I am currently trying to finish up a presentation for my team on 469’s shooter from 2013 however I’m struggling to find any concrete details or pictures to show instead of running off a weird angle picture I find on google. If you could post anything you know that would be super useful.
Is there something specific about the shooter you want to learn about?
You can also look through Dan Ernst’s flikr albums.
Feel free to post any specific questions you have, and I’ll be happy to answer (from memory, documentation was not our strong suit).
For better public pictures (of any MI team, really), I’d look at Dan Ernst’s Flickr page
Here’s a good shot of the top. Standard Home Depot bucket hopper, feeds into a pneumatic wheel, around a 180 degree arc and shoots back out the front. Not sure of the motor and gearing though
Single CIM, slightly upgeared through a single timing belt stage.
I am just looking for pictures or cad files or just information on how their design process works. Anything will help!
In terms of design process, ours was very, very similar to 148. JVN has written a white paper about it here: https://www.robowranglers148.com/uploads/1/0/5/4/10542658/engineering_design_process_for_robotics.pdf
Mechanism wise, what Mike posted is pretty much it. The conveyor would drop the disks into a cut-down Home Depot bucket. An air cylinder would push the bottom disk on the stack into the flywheel, which would immediately fire the disk on contact. There was a small spring-loaded tab keeping the disks from accidentally sliding into the shooter, so it took a small amount of force to get the disk past the tab to actually fire. This picture gives a better view of the cylinder: https://www.flickr.com/photos/danielernst/8608306034/in/album-72157633137068422/
You can see here how disks stacked in the HD Bucket: https://www.flickr.com/photos/danielernst/8607381587/in/album-72157633137068422/
The shooter shell was made out of 2 custom carbon fiber pieces manufactured by a sponsor for us, riveted together.
I heard you guys had a way to flip disks that were upside down. Is this true and if so how did you do it?
I also just heard on CD that instead of flipping them, upside down ones were just rejected when they made that turn around the top of the robot. Or were upside down ones just shot out as duds through the shooter?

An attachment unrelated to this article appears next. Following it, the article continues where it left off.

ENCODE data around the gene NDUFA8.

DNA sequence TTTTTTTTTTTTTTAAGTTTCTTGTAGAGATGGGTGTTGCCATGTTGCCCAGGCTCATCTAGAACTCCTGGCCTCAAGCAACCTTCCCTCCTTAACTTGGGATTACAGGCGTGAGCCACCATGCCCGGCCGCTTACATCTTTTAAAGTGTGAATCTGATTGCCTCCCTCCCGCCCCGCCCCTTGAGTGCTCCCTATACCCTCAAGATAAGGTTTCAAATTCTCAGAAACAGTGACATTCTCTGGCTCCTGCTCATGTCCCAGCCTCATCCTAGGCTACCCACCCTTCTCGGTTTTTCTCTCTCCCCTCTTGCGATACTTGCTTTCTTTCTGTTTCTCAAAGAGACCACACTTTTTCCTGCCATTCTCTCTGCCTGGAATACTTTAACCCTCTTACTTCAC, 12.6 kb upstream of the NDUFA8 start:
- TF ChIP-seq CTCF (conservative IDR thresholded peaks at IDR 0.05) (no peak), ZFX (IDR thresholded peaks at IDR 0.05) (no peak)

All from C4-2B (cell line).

We did play around with a tweak to the flap at the top of the vertical conveyor that would’ve self-righted disks. Right-side-up disks would get knocked forward by the flap, but upside down disks would slide through a slot on the flap and go up the human player ramp (where they would be right side up) and slide back down onto the open top conveyor. Unfortunately this wasn’t 100% and more prone to jamming so it never went on the competition robot.
We did make sure that nothing would jam with upside-down disks, so if one did make it into the bucket, it would just shoot out as a dud. If we noticed the upside-down disk in time, we could reverse the open-top conveyor to drop the disk, but that was a manually controlled action.
This was super helpful thanks!
Not related to the shooter, but something I’ve never been able to figure out - how the heck did the conveyor system to get the discs from the floor to the shooter work?
The integration of the different subsystems on this robot astounded me back in Archimedes 2013, and I still don’t understand how it all worked to this day.
Not 469 and pardon the poor quality video, but we had this system set up to flip disks.
This is super cool, thanks for sharing. I’m remembering this for future games.
706 Cyberhawks also had a system to flip any frisbees that they picked up from the ground. I’m pretty sure it was a passive system as the frisbee ran on the conveyor belt past that curved arm that would flip only the upside down ones.
This video shows it working around the 1 minute mark:
One last question did you guys cad your whole robot and if so what software do you use?
We did, in Solidworks.
uhhhhhh thought of one more thing
what kind of machines did you have to make ur parts?
We had a manual bridgeport mill and lathe, plus the typical assortment of drill presses and bandsaws. Mostly everything was designed around those two machines. We occasionally had some one-off parts that were outsourced, such as the carbon fiber shooter.
i think I have a prototype video lying around somewhere, I’ll post again here if I can dig it up. It was a combination of a spring-loaded roller and a poly-belt conveyor that deflected enough to allow the disk to make the bend from horizontal to vertical.